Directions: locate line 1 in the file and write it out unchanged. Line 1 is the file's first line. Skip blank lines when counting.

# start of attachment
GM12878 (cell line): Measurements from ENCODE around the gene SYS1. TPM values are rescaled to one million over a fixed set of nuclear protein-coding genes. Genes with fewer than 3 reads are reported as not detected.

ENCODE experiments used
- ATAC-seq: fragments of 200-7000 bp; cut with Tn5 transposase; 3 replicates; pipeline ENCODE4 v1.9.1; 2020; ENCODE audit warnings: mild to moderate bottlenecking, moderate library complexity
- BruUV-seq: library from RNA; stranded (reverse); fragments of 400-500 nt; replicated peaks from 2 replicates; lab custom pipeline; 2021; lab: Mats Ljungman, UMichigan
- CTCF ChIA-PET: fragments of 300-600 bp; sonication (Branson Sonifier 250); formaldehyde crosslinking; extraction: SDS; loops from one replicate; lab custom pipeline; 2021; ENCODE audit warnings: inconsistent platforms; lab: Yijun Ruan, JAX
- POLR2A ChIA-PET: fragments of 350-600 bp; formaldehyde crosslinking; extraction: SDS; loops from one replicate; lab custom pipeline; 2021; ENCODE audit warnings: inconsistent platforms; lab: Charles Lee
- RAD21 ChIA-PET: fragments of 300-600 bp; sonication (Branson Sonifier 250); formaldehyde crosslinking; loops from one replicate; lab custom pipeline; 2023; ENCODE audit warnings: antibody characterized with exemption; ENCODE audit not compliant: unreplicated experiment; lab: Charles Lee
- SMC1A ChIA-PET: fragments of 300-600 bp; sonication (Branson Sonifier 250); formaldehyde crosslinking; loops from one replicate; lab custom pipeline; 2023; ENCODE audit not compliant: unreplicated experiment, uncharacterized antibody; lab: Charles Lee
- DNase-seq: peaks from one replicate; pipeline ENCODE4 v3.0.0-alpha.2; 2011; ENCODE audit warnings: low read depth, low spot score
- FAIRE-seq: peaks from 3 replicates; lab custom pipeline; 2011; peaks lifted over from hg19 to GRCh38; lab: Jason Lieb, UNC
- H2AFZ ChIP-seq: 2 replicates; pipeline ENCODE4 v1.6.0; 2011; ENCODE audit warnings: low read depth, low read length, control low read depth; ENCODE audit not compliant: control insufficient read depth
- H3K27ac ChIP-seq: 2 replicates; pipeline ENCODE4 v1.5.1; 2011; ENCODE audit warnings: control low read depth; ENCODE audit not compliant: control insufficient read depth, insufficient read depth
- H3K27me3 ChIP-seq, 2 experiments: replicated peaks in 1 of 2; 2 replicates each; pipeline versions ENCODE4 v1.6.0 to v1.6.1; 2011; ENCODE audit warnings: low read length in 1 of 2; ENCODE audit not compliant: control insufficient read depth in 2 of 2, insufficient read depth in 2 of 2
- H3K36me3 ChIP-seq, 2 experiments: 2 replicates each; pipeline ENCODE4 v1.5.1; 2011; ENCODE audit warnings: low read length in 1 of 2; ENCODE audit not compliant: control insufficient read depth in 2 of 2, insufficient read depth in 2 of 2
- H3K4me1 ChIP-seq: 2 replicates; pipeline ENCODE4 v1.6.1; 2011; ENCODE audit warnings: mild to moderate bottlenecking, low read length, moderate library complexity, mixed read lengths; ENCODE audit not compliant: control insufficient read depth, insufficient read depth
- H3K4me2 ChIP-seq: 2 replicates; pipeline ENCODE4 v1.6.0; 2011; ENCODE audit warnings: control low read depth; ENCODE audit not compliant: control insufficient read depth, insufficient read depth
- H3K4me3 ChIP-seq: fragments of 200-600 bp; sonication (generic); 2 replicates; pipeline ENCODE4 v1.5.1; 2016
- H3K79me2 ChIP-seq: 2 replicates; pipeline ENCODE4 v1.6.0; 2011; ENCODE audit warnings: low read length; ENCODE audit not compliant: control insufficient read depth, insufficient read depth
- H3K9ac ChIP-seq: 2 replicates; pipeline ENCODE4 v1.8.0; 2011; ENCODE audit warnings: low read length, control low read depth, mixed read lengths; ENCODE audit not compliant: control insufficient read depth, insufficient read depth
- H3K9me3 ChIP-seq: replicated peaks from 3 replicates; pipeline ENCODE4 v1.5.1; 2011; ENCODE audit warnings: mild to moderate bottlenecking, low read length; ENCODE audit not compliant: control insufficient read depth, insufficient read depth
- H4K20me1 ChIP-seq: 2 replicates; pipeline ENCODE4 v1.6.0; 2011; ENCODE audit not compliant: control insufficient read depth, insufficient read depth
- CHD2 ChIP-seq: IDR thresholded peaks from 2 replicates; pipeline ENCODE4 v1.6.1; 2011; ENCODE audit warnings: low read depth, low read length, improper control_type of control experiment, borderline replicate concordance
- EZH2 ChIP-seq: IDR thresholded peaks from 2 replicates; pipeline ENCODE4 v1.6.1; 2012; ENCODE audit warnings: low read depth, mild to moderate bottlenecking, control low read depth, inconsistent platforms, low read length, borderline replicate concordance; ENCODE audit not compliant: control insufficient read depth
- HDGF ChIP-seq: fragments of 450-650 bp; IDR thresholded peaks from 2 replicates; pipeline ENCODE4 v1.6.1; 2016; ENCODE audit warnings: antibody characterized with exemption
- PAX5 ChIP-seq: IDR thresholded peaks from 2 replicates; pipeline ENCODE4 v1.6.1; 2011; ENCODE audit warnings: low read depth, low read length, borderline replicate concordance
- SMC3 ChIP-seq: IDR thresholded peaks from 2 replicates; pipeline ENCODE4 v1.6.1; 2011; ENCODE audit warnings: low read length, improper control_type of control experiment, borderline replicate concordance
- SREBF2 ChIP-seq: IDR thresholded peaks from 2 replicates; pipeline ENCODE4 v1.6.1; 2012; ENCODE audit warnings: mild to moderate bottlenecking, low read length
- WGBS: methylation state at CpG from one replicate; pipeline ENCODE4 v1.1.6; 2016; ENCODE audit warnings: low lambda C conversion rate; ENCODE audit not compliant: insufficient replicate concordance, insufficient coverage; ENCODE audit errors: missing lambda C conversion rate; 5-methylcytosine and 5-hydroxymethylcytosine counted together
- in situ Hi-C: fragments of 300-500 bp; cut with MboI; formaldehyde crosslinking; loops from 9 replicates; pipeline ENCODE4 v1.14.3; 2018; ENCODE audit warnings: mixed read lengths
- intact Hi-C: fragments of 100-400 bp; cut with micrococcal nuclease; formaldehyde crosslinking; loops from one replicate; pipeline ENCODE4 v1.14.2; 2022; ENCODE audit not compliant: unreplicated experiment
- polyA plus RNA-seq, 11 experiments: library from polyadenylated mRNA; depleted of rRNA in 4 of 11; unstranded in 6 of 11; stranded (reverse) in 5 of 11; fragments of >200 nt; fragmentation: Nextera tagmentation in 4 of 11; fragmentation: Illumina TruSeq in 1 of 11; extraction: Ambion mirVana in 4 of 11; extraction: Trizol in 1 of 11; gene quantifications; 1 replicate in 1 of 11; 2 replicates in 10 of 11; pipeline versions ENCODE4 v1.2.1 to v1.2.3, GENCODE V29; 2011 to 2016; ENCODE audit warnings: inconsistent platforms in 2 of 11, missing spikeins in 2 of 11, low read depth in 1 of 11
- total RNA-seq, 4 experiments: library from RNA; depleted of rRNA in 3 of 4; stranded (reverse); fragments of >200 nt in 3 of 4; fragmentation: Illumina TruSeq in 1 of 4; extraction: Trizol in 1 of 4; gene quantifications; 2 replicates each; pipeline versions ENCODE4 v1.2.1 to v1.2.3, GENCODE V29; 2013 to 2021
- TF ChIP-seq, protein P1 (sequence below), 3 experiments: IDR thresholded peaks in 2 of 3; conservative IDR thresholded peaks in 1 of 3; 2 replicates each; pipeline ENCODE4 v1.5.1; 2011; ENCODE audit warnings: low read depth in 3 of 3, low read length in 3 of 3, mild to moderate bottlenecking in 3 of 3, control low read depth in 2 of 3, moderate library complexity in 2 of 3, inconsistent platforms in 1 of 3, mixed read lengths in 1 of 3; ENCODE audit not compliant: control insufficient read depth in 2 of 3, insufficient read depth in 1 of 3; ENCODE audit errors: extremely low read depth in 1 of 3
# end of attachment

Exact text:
GM12878 (cell line): Measurements from ENCODE around the gene SYS1. TPM values are rescaled to one million over a fixed set of nuclear protein-coding genes. Genes with fewer than 3 reads are reported as not detected.